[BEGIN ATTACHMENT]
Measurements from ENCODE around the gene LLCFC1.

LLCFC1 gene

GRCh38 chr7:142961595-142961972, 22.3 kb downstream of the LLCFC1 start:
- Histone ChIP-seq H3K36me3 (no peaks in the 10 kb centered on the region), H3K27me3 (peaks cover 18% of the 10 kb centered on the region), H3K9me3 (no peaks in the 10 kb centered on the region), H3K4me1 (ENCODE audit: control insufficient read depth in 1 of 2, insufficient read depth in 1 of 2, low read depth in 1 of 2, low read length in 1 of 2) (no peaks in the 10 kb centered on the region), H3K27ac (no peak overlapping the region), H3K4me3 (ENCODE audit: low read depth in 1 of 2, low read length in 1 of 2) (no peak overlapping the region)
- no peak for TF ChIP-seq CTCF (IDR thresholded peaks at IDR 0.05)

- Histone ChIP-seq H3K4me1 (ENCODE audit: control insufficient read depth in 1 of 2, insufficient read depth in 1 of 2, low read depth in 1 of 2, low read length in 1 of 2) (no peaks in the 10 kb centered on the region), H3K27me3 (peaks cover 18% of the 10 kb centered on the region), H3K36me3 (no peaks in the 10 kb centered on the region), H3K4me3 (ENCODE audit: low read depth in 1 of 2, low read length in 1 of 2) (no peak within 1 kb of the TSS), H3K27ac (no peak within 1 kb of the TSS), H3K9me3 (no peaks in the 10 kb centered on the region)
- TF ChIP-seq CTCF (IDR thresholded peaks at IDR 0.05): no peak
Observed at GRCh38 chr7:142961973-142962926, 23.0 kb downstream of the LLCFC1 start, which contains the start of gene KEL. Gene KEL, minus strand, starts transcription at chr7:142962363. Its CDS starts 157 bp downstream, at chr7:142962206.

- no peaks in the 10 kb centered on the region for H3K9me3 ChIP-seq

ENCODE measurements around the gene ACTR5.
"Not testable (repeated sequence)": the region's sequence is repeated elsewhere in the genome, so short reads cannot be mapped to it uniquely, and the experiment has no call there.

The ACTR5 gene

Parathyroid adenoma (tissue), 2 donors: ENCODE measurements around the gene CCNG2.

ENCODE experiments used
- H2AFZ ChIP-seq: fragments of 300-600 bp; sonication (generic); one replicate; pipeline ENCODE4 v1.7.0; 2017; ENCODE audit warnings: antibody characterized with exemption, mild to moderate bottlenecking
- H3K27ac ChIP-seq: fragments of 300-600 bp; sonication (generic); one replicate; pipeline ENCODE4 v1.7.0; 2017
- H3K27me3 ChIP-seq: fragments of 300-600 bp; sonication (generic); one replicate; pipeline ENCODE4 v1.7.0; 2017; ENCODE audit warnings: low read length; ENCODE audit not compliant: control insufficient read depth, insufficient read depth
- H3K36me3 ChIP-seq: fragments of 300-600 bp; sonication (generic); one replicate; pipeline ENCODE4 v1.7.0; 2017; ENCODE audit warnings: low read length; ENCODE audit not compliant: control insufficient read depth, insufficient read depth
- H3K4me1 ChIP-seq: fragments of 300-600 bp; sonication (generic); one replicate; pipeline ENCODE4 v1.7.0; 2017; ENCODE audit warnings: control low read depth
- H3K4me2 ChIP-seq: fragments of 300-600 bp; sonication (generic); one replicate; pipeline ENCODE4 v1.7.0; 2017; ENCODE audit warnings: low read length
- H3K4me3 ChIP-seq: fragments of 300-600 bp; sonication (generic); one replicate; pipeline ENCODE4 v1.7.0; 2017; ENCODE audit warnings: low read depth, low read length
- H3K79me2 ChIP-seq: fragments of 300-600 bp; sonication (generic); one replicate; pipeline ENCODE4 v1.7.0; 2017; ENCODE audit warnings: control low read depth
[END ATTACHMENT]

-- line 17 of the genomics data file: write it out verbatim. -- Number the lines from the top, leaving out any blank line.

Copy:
- H3K27me3 ChIP-seq: fragments of 300-600 bp; sonication (generic); one replicate; pipeline ENCODE4 v1.7.0; 2017; ENCODE audit warnings: low read length; ENCODE audit not compliant: control insufficient read depth, insufficient read depth